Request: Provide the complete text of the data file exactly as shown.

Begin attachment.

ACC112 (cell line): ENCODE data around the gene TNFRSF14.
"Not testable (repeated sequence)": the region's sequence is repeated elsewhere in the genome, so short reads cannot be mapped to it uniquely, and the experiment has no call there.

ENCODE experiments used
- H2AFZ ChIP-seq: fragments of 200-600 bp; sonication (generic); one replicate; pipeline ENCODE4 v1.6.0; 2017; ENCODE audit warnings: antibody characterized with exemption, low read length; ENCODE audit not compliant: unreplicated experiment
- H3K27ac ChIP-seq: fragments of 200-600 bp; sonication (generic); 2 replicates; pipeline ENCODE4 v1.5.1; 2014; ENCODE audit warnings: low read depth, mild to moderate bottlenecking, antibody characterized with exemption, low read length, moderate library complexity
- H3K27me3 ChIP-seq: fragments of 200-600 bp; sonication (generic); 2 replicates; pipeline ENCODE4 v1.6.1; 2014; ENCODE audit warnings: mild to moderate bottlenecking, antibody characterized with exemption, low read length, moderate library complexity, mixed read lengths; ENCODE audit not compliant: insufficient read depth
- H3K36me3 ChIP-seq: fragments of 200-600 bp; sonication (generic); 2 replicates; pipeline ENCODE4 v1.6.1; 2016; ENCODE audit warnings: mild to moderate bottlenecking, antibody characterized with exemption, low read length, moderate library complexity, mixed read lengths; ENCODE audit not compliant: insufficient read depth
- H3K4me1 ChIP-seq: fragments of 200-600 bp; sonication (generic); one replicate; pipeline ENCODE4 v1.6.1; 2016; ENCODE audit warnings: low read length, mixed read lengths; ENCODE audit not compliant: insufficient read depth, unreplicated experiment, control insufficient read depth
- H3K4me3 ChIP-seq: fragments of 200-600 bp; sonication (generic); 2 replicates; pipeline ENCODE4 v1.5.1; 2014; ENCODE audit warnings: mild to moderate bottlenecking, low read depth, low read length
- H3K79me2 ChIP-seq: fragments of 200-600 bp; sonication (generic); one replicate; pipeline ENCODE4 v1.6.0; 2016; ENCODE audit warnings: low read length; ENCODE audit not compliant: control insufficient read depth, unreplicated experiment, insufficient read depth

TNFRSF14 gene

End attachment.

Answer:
ACC112 (cell line): ENCODE data around the gene TNFRSF14.
"Not testable (repeated sequence)": the region's sequence is repeated elsewhere in the genome, so short reads cannot be mapped to it uniquely, and the experiment has no call there.

ENCODE experiments used
- H2AFZ ChIP-seq: fragments of 200-600 bp; sonication (generic); one replicate; pipeline ENCODE4 v1.6.0; 2017; ENCODE audit warnings: antibody characterized with exemption, low read length; ENCODE audit not compliant: unreplicated experiment
- H3K27ac ChIP-seq: fragments of 200-600 bp; sonication (generic); 2 replicates; pipeline ENCODE4 v1.5.1; 2014; ENCODE audit warnings: low read depth, mild to moderate bottlenecking, antibody characterized with exemption, low read length, moderate library complexity
- H3K27me3 ChIP-seq: fragments of 200-600 bp; sonication (generic); 2 replicates; pipeline ENCODE4 v1.6.1; 2014; ENCODE audit warnings: mild to moderate bottlenecking, antibody characterized with exemption, low read length, moderate library complexity, mixed read lengths; ENCODE audit not compliant: insufficient read depth
- H3K36me3 ChIP-seq: fragments of 200-600 bp; sonication (generic); 2 replicates; pipeline ENCODE4 v1.6.1; 2016; ENCODE audit warnings: mild to moderate bottlenecking, antibody characterized with exemption, low read length, moderate library complexity, mixed read lengths; ENCODE audit not compliant: insufficient read depth
- H3K4me1 ChIP-seq: fragments of 200-600 bp; sonication (generic); one replicate; pipeline ENCODE4 v1.6.1; 2016; ENCODE audit warnings: low read length, mixed read lengths; ENCODE audit not compliant: insufficient read depth, unreplicated experiment, control insufficient read depth
- H3K4me3 ChIP-seq: fragments of 200-600 bp; sonication (generic); 2 replicates; pipeline ENCODE4 v1.5.1; 2014; ENCODE audit warnings: mild to moderate bottlenecking, low read depth, low read length
- H3K79me2 ChIP-seq: fragments of 200-600 bp; sonication (generic); one replicate; pipeline ENCODE4 v1.6.0; 2016; ENCODE audit warnings: low read length; ENCODE audit not compliant: control insufficient read depth, unreplicated experiment, insufficient read depth

TNFRSF14 gene